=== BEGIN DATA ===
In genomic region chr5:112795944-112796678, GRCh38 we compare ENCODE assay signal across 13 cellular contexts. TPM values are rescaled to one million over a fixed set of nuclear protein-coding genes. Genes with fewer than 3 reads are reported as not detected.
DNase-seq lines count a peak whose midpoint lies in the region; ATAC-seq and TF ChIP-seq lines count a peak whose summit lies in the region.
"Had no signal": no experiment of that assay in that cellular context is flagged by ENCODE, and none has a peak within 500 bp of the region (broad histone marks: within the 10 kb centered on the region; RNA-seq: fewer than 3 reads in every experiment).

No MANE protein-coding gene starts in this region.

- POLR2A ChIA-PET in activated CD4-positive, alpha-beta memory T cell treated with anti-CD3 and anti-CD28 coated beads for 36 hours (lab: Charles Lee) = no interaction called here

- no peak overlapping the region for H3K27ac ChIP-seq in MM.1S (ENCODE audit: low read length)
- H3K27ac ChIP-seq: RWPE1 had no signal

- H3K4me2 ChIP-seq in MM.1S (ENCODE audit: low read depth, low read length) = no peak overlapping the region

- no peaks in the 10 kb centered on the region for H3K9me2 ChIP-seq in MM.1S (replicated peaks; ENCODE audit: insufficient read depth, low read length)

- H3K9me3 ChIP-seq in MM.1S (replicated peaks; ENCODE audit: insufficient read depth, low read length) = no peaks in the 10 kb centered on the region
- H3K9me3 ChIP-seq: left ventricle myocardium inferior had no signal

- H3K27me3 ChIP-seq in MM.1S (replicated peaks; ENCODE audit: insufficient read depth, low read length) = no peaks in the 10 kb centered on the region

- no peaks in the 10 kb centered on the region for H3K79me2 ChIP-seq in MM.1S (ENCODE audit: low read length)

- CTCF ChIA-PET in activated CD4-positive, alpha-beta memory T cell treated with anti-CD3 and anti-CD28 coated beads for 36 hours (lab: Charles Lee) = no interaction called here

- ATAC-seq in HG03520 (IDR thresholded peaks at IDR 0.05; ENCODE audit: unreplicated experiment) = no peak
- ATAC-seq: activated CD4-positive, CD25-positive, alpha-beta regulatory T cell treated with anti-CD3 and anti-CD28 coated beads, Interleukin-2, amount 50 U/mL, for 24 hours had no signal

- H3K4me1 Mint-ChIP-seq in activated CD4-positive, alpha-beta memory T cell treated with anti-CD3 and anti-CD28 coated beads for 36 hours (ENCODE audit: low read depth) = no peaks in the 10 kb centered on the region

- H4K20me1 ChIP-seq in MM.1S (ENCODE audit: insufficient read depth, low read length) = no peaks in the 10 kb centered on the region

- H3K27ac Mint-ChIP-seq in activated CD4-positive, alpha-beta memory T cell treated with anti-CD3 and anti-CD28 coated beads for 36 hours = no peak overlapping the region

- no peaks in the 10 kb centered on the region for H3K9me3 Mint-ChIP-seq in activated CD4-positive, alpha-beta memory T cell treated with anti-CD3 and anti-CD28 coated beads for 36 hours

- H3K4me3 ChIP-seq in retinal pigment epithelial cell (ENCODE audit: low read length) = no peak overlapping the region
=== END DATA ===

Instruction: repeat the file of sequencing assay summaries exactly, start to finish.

In genomic region chr5:112795944-112796678, GRCh38 we compare ENCODE assay signal across 13 cellular contexts. TPM values are rescaled to one million over a fixed set of nuclear protein-coding genes. Genes with fewer than 3 reads are reported as not detected.
DNase-seq lines count a peak whose midpoint lies in the region; ATAC-seq and TF ChIP-seq lines count a peak whose summit lies in the region.
"Had no signal": no experiment of that assay in that cellular context is flagged by ENCODE, and none has a peak within 500 bp of the region (broad histone marks: within the 10 kb centered on the region; RNA-seq: fewer than 3 reads in every experiment).

No MANE protein-coding gene starts in this region.

- POLR2A ChIA-PET in activated CD4-positive, alpha-beta memory T cell treated with anti-CD3 and anti-CD28 coated beads for 36 hours (lab: Charles Lee) = no interaction called here

- no peak overlapping the region for H3K27ac ChIP-seq in MM.1S (ENCODE audit: low read length)
- H3K27ac ChIP-seq: RWPE1 had no signal

- H3K4me2 ChIP-seq in MM.1S (ENCODE audit: low read depth, low read length) = no peak overlapping the region

- no peaks in the 10 kb centered on the region for H3K9me2 ChIP-seq in MM.1S (replicated peaks; ENCODE audit: insufficient read depth, low read length)

- H3K9me3 ChIP-seq in MM.1S (replicated peaks; ENCODE audit: insufficient read depth, low read length) = no peaks in the 10 kb centered on the region
- H3K9me3 ChIP-seq: left ventricle myocardium inferior had no signal

- H3K27me3 ChIP-seq in MM.1S (replicated peaks; ENCODE audit: insufficient read depth, low read length) = no peaks in the 10 kb centered on the region

- no peaks in the 10 kb centered on the region for H3K79me2 ChIP-seq in MM.1S (ENCODE audit: low read length)

- CTCF ChIA-PET in activated CD4-positive, alpha-beta memory T cell treated with anti-CD3 and anti-CD28 coated beads for 36 hours (lab: Charles Lee) = no interaction called here

- ATAC-seq in HG03520 (IDR thresholded peaks at IDR 0.05; ENCODE audit: unreplicated experiment) = no peak
- ATAC-seq: activated CD4-positive, CD25-positive, alpha-beta regulatory T cell treated with anti-CD3 and anti-CD28 coated beads, Interleukin-2, amount 50 U/mL, for 24 hours had no signal

- H3K4me1 Mint-ChIP-seq in activated CD4-positive, alpha-beta memory T cell treated with anti-CD3 and anti-CD28 coated beads for 36 hours (ENCODE audit: low read depth) = no peaks in the 10 kb centered on the region

- H4K20me1 ChIP-seq in MM.1S (ENCODE audit: insufficient read depth, low read length) = no peaks in the 10 kb centered on the region

- H3K27ac Mint-ChIP-seq in activated CD4-positive, alpha-beta memory T cell treated with anti-CD3 and anti-CD28 coated beads for 36 hours = no peak overlapping the region

- no peaks in the 10 kb centered on the region for H3K9me3 Mint-ChIP-seq in activated CD4-positive, alpha-beta memory T cell treated with anti-CD3 and anti-CD28 coated beads for 36 hours

- H3K4me3 ChIP-seq in retinal pigment epithelial cell (ENCODE audit: low read length) = no peak overlapping the region